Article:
The Treasury has rejected Fannie Mae's plan to sell its low-income housing tax credits, so the company may have to write down their value to zero. I wrote about Fannie's attempt to sell the credits to Goldman Sachs last week. I found the idea very questionable from a taxpayer standpoint, and the Treasury agreed. But writing down these the credits isn't something that should be surprising, or really a problem.
First, here's the new blurb from Bloomberg:
A proposal by Fannie Mae to sell $2.6 billion of the credits would cost taxpayers more than the company would gain from the sale, according to a letter Treasury sent to the Washington-based company on Nov. 6. Treasury was weighing whether to let Goldman Sachs Group Inc. buy credits, which could be used to lower the firm's tax bill.
Consequently, Bloomberg reports that Fannie may have to write down $5.2 billion related to the credits. Since the government essentially owns the mortgage purchaser and insurer, that's essentially a direct loss for taxpayers. But, well, wouldn't it have been anyway?
For starters, let's not forget that these were tax credits. So that's essentially money that the government wouldn't have gotten anyway. This is money it still won't get. The difference, of course, is that Fannie is well in the red, and the government has agreed to plow up to $200 billion of capital into the company to keep it solvent.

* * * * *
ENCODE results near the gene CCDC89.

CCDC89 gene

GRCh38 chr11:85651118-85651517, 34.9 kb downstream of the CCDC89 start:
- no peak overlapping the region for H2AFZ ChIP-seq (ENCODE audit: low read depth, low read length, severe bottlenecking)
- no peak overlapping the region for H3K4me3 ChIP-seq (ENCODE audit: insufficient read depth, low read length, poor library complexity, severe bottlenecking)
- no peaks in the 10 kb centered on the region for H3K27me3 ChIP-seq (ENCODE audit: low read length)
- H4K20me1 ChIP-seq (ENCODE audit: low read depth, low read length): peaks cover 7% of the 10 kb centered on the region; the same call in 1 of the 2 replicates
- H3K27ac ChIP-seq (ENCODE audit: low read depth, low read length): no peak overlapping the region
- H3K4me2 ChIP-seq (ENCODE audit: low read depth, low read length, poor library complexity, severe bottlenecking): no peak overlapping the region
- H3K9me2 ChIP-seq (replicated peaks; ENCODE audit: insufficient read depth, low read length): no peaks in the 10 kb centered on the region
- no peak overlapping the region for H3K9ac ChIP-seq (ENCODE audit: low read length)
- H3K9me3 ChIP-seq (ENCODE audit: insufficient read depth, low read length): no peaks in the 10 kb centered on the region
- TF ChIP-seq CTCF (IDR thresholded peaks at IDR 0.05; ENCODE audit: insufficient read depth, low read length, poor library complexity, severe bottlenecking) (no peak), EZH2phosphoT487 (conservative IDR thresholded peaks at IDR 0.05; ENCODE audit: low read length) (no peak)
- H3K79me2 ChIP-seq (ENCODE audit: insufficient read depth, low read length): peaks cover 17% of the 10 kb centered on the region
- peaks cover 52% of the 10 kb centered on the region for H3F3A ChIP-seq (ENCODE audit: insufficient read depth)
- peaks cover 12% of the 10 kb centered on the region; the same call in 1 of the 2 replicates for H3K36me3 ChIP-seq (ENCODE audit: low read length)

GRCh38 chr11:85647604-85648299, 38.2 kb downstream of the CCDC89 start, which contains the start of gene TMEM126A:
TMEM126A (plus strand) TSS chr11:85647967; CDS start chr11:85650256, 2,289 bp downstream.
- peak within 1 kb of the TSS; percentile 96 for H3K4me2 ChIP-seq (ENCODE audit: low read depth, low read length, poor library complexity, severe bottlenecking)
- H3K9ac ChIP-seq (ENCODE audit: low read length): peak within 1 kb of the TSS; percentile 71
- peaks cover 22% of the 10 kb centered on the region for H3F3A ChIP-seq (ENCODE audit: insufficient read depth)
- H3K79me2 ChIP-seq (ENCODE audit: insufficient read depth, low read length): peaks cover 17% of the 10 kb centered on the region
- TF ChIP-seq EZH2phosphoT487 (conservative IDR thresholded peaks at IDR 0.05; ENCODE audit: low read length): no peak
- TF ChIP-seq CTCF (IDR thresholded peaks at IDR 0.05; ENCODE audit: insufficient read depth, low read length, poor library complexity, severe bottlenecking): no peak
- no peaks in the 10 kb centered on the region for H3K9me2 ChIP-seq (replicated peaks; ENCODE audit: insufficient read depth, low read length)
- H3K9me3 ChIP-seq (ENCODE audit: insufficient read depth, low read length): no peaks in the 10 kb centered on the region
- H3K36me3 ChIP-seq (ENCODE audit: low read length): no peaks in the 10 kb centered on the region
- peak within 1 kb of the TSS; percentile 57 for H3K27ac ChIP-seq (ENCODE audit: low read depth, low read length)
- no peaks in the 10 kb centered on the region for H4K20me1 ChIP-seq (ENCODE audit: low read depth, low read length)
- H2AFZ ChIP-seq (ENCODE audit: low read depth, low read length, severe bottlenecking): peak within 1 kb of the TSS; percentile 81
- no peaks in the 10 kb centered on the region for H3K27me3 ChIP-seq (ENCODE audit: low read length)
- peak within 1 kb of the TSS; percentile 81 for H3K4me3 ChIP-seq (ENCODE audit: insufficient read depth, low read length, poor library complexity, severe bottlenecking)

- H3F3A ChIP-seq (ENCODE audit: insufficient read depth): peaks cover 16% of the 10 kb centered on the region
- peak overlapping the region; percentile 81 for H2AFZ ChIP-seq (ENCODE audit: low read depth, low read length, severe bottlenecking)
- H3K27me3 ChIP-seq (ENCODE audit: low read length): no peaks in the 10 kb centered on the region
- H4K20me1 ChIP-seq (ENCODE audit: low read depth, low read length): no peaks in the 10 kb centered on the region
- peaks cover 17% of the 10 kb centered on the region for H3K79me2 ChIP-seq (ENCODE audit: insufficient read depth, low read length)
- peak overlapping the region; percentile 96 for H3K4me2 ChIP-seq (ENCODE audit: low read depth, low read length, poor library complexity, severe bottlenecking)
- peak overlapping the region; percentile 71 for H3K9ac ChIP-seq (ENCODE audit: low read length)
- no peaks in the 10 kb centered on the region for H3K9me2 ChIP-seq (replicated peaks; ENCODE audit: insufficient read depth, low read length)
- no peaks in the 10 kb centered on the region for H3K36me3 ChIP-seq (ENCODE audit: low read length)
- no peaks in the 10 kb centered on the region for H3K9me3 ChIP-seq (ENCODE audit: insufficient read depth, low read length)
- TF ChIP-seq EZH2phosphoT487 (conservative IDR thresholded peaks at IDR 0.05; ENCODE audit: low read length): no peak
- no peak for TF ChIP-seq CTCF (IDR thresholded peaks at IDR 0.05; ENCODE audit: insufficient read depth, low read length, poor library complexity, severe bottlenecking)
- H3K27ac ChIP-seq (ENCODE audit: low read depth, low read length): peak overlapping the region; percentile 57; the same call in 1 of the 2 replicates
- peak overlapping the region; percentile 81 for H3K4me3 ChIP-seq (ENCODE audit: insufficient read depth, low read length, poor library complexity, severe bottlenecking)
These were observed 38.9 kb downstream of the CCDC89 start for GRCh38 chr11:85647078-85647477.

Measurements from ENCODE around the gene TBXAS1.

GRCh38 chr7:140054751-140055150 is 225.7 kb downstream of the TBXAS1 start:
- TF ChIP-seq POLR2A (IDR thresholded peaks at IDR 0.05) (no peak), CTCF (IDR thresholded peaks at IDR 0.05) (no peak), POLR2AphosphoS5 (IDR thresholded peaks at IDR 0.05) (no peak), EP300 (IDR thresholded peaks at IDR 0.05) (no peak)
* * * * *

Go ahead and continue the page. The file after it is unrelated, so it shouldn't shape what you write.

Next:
But not all is lost. If Fannie had sold the credits to Goldman or some other party, then that firm would have offset their taxes. So the government would still have lost this amount. Without the credits, that firm will be forced to pay the taxes, which will cover what Fannie (and consequently the government) would have received from selling the credits. In fact, it should more than cover it, since the credits would have been sold at a discount. As a result, the taxes paid by whatever firm would have purchased the credit should neutralize the loss to taxpayers that Fannie will incur from not claiming the credits.
So really, this outcome isn't shocking, or much to worry about, since nothing new is really going on here. Fannie continues to struggle, and the government will continue to prop it up. But luckily, this particular loss really isn't one, since it's related to a tax credit that simply won't be taken by anyone.